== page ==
[Note: This post has been edited extensively as of 11:26 AM Eastern on 18 Apr to correct a slew of small errors, add an extended parenthetical, and revise some infelicitous language.]
Late to the party as is usual with us with these sorts of things, we've just viewed the 2008 Academy Award Best Picture winner, No Country For Old Men, courtesy of Netflix. As with all Coen brothers' movies there's much here that's engaging. But unlike other Coen brothers' movies this one contained two colossal logical blunders (among a number of minor ones) which all but totally short-circuited our enjoyment; blunders colossal because the progress of the plot depended and turned on each.
Colossal Logical Blunder No. 1:
Moss returns to the scene of the slaughter of the Mexican drug runners upon which he had earlier stumbled after he's already returned home safely and undetected with the satchel containing the drug money he found some fair distance away from the scene. The movie has Moss returning to the scene of the slaughter to bring a jug of water to the one Mexican drug runner who was left only half-dead after the slaughter and who was in need of water when Moss left him, but for whose plight Moss had shown a callous disregard when he first discovered him.
It would have been one thing to have Moss return to the scene of the slaughter not to bring a jug of water to the half-dead Mexican, but to make sure the half-dead Mexican was either already full-dead or, if not, to himself ensure that condition for the Mexican as he was the only one to have seen Moss's face even though he couldn't have seen Moss take the satchel containing the money.
But there's no hint that was Moss's intention in returning to the scene (he's bringing a jug of water for the guy, fer chrissake!), and in fact, hunter of animals that Moss is notwithstanding, Moss just ain't the kind of guy who could knock off a human being in cold blood; even some already half-dead Mexican drug-runner-type human being.
Had Moss not returned to the scene of the slaughter he would have been home free with the stolen money forever as there would have been no way for anyone to have known he was the one who took it. Of course, there then could have been no movie — or, rather, no movie as we have it — and so Moss has to return to the scene for whatever reason in order to be discovered and identified by those really bad people. As it's handled here, however, Moss's return to the scene is a wildly improbable deus ex machina employed not to save the day for the hero, but to save the movie for its creators.
(We understand the Coens' reasoning in having Moss decide to return to the scene with the jug of water. But the logical blunder aside, and contrary to their intent, Moss's return to the scene doesn't work to show the deep streak of humanity in him as much as it works to mark Moss as a moron with a death wish.)
Colossal Logical Blunder No. 2:
Moss very early on knows just how much money is in the stolen satchel ($2M). We know he knows not only because it would have strained credibility beyond the breaking point to believe Moss never counted it (what human being on Earth wouldn't have in the circumstance?), but because Moss tells us how much money is in the satchel (we overhear him telling his wife).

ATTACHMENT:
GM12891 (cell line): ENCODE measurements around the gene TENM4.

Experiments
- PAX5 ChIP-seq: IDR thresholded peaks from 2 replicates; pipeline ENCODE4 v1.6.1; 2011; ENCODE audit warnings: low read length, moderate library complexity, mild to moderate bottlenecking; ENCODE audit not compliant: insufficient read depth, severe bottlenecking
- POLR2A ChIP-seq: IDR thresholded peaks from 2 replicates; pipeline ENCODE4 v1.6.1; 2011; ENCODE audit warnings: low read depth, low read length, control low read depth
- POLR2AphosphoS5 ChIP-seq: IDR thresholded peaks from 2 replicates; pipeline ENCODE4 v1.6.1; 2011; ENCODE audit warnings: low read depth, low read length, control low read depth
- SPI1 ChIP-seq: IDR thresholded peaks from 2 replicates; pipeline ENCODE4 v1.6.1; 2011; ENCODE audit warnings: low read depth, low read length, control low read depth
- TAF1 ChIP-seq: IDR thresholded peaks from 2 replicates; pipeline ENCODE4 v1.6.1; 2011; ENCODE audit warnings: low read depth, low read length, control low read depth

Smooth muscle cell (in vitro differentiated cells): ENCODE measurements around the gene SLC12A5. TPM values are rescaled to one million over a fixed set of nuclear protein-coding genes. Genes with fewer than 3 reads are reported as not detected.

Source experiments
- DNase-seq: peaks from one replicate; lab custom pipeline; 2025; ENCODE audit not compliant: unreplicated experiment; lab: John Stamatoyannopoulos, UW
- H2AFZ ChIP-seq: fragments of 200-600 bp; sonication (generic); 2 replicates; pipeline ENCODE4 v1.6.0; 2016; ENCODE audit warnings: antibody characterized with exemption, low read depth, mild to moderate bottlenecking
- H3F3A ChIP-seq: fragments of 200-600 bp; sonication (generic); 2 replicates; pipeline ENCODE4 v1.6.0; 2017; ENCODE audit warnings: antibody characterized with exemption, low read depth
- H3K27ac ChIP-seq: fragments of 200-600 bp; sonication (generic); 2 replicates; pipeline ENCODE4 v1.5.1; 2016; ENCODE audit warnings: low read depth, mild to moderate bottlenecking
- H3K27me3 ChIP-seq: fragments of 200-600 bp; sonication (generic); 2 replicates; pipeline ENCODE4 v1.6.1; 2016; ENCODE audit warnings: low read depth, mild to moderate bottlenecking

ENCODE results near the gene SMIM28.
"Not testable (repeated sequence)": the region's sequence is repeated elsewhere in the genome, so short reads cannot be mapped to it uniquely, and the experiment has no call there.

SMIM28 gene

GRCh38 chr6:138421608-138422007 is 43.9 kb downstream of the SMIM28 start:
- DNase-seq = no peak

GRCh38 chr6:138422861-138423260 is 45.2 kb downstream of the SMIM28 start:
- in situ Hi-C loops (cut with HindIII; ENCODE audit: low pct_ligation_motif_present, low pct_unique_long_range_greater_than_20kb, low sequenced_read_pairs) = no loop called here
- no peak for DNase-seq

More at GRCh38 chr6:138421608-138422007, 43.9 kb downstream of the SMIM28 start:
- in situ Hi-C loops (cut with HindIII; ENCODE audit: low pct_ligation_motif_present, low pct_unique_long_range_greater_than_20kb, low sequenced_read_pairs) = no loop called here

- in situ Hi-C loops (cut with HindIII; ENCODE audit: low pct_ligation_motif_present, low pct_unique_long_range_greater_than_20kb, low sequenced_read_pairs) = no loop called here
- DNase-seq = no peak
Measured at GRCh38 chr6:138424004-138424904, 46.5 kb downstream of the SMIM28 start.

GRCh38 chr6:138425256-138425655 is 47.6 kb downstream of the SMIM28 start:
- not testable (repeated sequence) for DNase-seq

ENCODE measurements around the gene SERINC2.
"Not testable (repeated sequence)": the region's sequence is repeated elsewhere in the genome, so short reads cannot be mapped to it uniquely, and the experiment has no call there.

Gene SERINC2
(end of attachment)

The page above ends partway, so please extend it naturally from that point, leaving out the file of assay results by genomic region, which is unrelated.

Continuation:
So, having counted the money, how come Moss missed discovering the electronic tracking gizmo stashed in one of the banded stack of bills near the top; a red-light-blinking electronic gizmo that's almost the thickness and size of a pack of regular-size cigarettes(!)?
Answer: Moss couldn't have missed discovering it. But the plot depends on him not discovering it so early on. That the moviemakers have him not discovering it almost immediately is nothing other than a colossal logical blunder on their part; a logical blunder made necessary because the plot doesn't work if the gizmo is discovered almost right away. And so another deus ex machina is employed; a negative one this time, so to speak.
The Coens should at least have contrived to have the gizmo stashed in a hidden compartment in the satchel itself even though real drug distributors as experienced and sharp as these movie drug distributors apparently are would never have made such a mistake. Or contrived to have the gizmo be as thin as a note or two of currency and absent any blinking red lights so that it actually could have been hidden reasonably successfully in a banded stack of bills. But, then, that would have been beyond the technology of the time (1980 or so), and therefore anachronistic.
We sympathize with the Coens being presented with this gizmo problem, but we nevertheless would have expected them to have solved it in a believable way.
Perhaps we shouldn't have been as enjoyment-robbing bothered as we were by these two logical blunders (they didn't seem to bother anyone else if they were noticed at all). But as Emperor Joseph II was wont to say, "There it is."